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Wu, R., and Liu, L. (2020). "Magnetic cellulose beads as support for enzyme immobilization using polyelectrolytes through electrostatic adsorption," BioRes. 15(2), 3190-3200.


Pectinase was immobilized on magnetic regenerated cellulose microspheres using cationic polyacrylamide (CPAM) or polyethyleneimine (PEI) via electrostatic adsorption. PEI-immobilized enzyme (PEI-EMCB) had higher activity (2711 U/g) than CPAM-immobilized enzyme (CPAM-EMCB). The time course of PEI-immobilized enzyme catalytic reaction was similar to the free form. PEI-EMCB reached its maximal activity at pH 4.8, while the optimal pH for CPAM-EMCB was the same with the free form (4.4). CPAM3-EMCB was most tolerant to pH variation, which can be possibly ascribed to the high molecular weight of CPAM3. After immobilization, the optimum temperature for the enzyme declined from 45 °C to different degrees. PEI-EMCB exhibited good storage stability with 67% of the initial activity maintained after 7 days and with moderate reusability. The magnetic properties of the regenerated cellulose beads provided convenience for the immobilized enzyme to be used and recycled. The results indicate a potential route for utilization of cellulose as enzyme support via a simple method.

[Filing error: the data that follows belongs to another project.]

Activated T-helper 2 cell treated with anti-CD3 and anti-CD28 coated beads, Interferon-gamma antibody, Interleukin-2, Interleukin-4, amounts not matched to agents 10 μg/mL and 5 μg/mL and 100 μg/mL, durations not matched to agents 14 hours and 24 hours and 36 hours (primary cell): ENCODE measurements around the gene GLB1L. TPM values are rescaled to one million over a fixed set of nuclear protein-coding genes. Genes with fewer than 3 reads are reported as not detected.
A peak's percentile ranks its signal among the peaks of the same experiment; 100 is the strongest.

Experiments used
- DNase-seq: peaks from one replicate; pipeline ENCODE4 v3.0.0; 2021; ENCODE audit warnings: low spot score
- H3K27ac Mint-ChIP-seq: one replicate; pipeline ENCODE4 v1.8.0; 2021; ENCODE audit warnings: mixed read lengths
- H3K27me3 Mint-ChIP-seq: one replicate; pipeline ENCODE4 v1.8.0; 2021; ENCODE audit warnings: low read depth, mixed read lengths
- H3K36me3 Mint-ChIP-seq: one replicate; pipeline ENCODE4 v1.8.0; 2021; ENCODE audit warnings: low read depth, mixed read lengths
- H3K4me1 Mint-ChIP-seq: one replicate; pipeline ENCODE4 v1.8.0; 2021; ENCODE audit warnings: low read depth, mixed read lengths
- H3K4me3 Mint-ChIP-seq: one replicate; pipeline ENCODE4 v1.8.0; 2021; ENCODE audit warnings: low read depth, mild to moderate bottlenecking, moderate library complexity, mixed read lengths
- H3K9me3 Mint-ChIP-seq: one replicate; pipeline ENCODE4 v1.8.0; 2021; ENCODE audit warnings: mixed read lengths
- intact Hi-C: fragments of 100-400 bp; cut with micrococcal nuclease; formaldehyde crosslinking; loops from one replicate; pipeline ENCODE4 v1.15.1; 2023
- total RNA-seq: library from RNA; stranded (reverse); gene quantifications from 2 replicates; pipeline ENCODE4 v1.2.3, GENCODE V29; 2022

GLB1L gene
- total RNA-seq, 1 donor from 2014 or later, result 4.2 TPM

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Magnetic Cellulose Beads as Support for Enzyme Immobilization Using Polyelectrolytes through Electrostatic Adsorption

Rina Wu * and Le Liu

Pectinase was immobilized on magnetic regenerated cellulose microspheres using cationic polyacrylamide (CPAM) or polyethyleneimine (PEI) via electrostatic adsorption. PEI-immobilized enzyme (PEI-EMCB) had higher activity (2711 U/g) than CPAM-immobilized enzyme (CPAM-EMCB). The time course of PEI-immobilized enzyme catalytic reaction was similar to the free form. PEI-EMCB reached its maximal activity at pH 4.8, while the optimal pH for CPAM-EMCB was the same with the free form (4.4). CPAM3-EMCB was most tolerant to pH variation, which can be possibly ascribed to the high molecular weight of CPAM3. After immobilization, the optimum temperature for the enzyme declined from 45 °C to different degrees. PEI-EMCB exhibited good storage stability with 67% of the initial activity maintained after 7 days and with moderate reusability. The magnetic properties of the regenerated cellulose beads provided convenience for the immobilized enzyme to be used and recycled. The results indicate a potential route for utilization of cellulose as enzyme support via a simple method.

Keywords: Cellulose; Magnetic; Adsorption; Polyelectrolyte; Immobilized enzyme

Contact information: Tianjin Key Laboratory of Pulp & Paper, Tianjin University of Science & Technology, Tianjin 300457, China; *Corresponding author:


As the consumption of non-renewable resources and environmental pollution accompanied by the exploitation of petroleum-based polymers pose an increasing threat, it is of great importance to develop environmentally friendly processes and materials from renewable resources. Cellulose has drawn particular attention among natural polymers due to its merits, including its abundance, renewability, and biodegradability. Moreover, cellulosic materials are generally nontoxic, stable, and inexpensive (Wang et al. 2016). Cellulose in bead form has found application in chromatography, water treatment, drug delivery, protein immobilization, etc. (Gericke et al. 2013; Coombs OBrien et al. 2017).